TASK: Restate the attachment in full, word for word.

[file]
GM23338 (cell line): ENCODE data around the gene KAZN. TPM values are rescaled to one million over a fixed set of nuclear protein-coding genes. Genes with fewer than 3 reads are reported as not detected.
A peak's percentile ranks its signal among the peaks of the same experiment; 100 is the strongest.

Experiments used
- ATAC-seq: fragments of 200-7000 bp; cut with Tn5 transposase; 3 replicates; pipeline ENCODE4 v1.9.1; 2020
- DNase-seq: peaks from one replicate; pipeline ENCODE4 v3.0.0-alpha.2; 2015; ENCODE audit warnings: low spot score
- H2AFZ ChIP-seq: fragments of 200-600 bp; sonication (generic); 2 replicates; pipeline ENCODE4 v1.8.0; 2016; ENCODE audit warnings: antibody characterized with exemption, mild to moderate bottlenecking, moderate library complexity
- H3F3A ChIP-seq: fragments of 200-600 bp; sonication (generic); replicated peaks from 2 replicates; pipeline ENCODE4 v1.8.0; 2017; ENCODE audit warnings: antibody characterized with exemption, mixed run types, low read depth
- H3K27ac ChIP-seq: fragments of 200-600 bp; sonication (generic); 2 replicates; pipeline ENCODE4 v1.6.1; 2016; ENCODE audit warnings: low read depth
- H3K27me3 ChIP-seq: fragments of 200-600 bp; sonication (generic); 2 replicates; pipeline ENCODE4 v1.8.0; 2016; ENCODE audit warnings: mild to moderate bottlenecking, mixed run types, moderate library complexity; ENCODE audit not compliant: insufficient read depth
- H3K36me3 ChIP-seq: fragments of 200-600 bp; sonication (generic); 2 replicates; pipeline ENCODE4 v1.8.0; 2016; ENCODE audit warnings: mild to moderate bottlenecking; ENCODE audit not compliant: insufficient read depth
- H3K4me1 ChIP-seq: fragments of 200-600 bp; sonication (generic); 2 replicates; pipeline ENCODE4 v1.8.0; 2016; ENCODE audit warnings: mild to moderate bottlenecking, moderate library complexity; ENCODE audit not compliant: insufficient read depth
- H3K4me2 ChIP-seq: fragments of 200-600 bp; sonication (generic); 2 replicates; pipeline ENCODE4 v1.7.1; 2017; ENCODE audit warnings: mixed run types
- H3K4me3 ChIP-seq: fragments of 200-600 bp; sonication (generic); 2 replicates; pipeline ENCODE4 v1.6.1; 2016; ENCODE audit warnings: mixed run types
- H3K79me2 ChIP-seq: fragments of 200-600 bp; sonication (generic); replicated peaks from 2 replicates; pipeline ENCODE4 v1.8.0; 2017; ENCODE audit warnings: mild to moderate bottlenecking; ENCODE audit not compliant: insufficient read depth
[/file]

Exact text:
GM23338 (cell line): ENCODE data around the gene KAZN. TPM values are rescaled to one million over a fixed set of nuclear protein-coding genes. Genes with fewer than 3 reads are reported as not detected.
A peak's percentile ranks its signal among the peaks of the same experiment; 100 is the strongest.

Experiments used
- ATAC-seq: fragments of 200-7000 bp; cut with Tn5 transposase; 3 replicates; pipeline ENCODE4 v1.9.1; 2020
- DNase-seq: peaks from one replicate; pipeline ENCODE4 v3.0.0-alpha.2; 2015; ENCODE audit warnings: low spot score
- H2AFZ ChIP-seq: fragments of 200-600 bp; sonication (generic); 2 replicates; pipeline ENCODE4 v1.8.0; 2016; ENCODE audit warnings: antibody characterized with exemption, mild to moderate bottlenecking, moderate library complexity
- H3F3A ChIP-seq: fragments of 200-600 bp; sonication (generic); replicated peaks from 2 replicates; pipeline ENCODE4 v1.8.0; 2017; ENCODE audit warnings: antibody characterized with exemption, mixed run types, low read depth
- H3K27ac ChIP-seq: fragments of 200-600 bp; sonication (generic); 2 replicates; pipeline ENCODE4 v1.6.1; 2016; ENCODE audit warnings: low read depth
- H3K27me3 ChIP-seq: fragments of 200-600 bp; sonication (generic); 2 replicates; pipeline ENCODE4 v1.8.0; 2016; ENCODE audit warnings: mild to moderate bottlenecking, mixed run types, moderate library complexity; ENCODE audit not compliant: insufficient read depth
- H3K36me3 ChIP-seq: fragments of 200-600 bp; sonication (generic); 2 replicates; pipeline ENCODE4 v1.8.0; 2016; ENCODE audit warnings: mild to moderate bottlenecking; ENCODE audit not compliant: insufficient read depth
- H3K4me1 ChIP-seq: fragments of 200-600 bp; sonication (generic); 2 replicates; pipeline ENCODE4 v1.8.0; 2016; ENCODE audit warnings: mild to moderate bottlenecking, moderate library complexity; ENCODE audit not compliant: insufficient read depth
- H3K4me2 ChIP-seq: fragments of 200-600 bp; sonication (generic); 2 replicates; pipeline ENCODE4 v1.7.1; 2017; ENCODE audit warnings: mixed run types
- H3K4me3 ChIP-seq: fragments of 200-600 bp; sonication (generic); 2 replicates; pipeline ENCODE4 v1.6.1; 2016; ENCODE audit warnings: mixed run types
- H3K79me2 ChIP-seq: fragments of 200-600 bp; sonication (generic); replicated peaks from 2 replicates; pipeline ENCODE4 v1.8.0; 2017; ENCODE audit warnings: mild to moderate bottlenecking; ENCODE audit not compliant: insufficient read depth